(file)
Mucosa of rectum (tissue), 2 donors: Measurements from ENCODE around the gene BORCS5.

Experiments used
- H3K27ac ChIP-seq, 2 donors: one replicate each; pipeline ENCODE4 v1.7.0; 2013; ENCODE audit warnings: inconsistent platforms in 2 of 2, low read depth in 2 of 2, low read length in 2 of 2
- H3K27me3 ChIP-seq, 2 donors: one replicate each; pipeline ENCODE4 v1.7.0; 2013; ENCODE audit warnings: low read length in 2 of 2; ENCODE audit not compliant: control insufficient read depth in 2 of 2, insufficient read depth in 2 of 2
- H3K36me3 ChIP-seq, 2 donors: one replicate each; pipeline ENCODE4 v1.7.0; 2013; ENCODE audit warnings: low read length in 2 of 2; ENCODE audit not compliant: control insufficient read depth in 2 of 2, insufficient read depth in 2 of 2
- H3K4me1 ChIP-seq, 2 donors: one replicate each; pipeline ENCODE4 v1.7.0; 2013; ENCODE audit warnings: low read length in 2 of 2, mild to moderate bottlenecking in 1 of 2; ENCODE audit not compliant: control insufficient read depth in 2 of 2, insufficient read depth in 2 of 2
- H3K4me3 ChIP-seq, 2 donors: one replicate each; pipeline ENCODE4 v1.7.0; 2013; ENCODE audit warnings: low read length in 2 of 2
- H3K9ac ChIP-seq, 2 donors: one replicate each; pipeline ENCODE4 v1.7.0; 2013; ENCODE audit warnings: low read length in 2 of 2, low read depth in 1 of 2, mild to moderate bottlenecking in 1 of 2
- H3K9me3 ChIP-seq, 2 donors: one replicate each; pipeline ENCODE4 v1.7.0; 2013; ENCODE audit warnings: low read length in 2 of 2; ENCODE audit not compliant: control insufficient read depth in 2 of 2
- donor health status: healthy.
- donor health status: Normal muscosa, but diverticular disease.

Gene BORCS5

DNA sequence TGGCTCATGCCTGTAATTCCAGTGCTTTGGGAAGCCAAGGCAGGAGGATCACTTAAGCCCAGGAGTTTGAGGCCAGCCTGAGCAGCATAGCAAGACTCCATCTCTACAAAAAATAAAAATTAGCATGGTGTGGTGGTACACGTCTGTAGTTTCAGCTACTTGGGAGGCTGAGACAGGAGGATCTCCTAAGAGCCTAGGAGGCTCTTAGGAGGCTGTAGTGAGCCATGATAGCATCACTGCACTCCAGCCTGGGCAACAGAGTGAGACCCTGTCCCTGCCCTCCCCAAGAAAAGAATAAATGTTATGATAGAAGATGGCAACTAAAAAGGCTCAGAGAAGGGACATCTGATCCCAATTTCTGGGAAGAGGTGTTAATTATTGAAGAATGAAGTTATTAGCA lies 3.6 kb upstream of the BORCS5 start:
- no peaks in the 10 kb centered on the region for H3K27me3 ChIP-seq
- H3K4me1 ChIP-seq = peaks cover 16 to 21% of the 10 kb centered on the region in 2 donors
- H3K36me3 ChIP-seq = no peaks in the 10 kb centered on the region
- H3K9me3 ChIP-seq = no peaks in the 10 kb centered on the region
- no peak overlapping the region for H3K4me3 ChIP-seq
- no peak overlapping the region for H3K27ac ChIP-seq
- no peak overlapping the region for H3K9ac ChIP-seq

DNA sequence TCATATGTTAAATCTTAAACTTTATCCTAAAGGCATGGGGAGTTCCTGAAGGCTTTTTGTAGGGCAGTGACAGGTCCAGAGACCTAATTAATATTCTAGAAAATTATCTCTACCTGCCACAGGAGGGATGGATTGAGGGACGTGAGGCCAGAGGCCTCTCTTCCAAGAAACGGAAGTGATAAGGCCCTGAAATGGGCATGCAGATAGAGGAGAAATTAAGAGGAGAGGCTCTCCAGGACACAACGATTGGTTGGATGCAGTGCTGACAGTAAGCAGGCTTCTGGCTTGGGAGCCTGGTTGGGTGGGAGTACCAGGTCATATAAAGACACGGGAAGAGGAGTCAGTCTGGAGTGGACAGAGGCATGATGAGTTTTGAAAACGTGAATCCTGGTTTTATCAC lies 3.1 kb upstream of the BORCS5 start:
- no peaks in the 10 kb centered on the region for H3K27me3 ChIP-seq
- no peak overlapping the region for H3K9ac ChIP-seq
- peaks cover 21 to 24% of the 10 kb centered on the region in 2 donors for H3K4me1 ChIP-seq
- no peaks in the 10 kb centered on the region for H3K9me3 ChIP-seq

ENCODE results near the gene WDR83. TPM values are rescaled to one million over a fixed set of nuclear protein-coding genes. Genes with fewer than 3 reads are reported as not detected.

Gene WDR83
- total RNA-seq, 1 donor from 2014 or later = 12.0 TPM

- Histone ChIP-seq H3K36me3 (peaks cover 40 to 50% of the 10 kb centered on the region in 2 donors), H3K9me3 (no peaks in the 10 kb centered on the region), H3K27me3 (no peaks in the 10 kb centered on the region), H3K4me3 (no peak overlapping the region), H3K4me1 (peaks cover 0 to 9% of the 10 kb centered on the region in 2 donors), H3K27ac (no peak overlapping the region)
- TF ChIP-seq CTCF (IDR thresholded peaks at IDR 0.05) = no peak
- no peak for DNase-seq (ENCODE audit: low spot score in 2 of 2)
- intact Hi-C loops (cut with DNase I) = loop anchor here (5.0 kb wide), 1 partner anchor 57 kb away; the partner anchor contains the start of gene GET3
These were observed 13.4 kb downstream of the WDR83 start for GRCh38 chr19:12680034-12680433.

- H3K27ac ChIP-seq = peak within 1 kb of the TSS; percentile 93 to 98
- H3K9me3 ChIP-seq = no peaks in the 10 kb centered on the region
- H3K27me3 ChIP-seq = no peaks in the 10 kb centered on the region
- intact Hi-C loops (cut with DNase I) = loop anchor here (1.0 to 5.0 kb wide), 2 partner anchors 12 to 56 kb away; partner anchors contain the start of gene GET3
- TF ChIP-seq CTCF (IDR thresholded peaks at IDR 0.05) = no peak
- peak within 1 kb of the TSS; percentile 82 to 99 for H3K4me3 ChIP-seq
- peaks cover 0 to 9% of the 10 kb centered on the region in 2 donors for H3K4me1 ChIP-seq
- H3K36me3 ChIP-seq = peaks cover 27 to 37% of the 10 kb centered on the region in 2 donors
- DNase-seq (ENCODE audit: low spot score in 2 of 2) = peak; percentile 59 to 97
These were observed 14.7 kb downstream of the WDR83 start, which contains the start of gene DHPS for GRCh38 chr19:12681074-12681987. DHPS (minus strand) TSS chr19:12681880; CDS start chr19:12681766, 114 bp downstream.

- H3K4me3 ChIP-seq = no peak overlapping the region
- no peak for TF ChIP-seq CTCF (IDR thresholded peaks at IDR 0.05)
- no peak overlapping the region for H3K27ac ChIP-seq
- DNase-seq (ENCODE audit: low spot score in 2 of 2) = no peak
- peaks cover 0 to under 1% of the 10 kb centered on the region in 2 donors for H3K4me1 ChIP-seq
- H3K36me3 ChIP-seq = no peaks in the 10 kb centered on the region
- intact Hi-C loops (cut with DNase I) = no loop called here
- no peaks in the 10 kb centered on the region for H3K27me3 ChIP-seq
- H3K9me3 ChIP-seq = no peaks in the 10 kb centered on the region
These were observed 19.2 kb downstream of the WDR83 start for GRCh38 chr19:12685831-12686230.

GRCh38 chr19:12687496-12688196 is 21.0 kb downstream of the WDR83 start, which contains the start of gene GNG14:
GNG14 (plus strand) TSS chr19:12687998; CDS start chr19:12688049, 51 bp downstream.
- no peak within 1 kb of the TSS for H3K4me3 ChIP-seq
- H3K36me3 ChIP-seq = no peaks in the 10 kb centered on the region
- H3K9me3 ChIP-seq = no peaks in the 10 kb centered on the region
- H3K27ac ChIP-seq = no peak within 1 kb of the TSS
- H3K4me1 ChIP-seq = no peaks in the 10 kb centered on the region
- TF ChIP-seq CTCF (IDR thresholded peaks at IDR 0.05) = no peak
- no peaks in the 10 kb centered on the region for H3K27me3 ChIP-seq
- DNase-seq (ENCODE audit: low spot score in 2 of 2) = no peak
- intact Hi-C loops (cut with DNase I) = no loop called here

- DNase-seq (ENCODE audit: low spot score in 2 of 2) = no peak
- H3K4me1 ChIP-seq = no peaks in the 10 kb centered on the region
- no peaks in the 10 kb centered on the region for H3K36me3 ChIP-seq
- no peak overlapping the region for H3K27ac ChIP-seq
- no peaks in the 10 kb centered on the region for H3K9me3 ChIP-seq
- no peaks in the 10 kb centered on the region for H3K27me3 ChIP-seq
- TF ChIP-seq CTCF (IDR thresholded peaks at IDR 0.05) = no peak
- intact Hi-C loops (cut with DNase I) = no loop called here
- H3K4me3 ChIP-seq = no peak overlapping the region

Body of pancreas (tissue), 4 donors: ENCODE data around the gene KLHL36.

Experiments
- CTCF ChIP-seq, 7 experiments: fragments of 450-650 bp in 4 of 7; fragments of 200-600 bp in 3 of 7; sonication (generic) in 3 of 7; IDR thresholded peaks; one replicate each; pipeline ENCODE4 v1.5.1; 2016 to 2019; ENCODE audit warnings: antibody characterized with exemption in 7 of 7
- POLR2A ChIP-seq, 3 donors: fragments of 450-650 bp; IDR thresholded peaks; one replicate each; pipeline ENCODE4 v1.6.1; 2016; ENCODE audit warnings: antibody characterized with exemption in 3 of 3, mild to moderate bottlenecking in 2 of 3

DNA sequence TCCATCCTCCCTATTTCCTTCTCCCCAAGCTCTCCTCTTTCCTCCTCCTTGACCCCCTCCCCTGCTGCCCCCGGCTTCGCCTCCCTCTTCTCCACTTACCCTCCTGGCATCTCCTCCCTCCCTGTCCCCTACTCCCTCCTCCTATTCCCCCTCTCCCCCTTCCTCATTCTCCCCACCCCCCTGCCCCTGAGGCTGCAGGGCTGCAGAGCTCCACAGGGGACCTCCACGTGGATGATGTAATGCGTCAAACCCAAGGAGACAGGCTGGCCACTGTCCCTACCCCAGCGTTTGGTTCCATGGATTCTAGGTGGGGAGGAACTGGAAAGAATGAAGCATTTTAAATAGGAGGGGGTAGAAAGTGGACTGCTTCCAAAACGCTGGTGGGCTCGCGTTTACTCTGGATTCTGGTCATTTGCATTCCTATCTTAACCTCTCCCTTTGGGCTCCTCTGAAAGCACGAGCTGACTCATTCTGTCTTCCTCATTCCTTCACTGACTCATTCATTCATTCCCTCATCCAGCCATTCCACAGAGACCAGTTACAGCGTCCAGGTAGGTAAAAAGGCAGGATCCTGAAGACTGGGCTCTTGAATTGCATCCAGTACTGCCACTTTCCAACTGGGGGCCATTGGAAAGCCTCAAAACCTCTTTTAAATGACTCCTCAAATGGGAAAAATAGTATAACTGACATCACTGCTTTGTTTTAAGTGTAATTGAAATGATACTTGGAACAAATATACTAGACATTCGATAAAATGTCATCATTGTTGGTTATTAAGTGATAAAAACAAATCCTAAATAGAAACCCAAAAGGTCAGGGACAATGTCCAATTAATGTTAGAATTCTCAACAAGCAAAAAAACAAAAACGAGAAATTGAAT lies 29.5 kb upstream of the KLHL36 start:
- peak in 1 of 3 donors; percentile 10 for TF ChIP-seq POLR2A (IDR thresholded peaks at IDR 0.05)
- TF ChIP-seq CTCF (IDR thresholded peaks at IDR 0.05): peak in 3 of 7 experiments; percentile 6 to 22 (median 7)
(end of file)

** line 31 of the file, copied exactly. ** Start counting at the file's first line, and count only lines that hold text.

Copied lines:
- no peak for DNase-seq (ENCODE audit: low spot score in 2 of 2)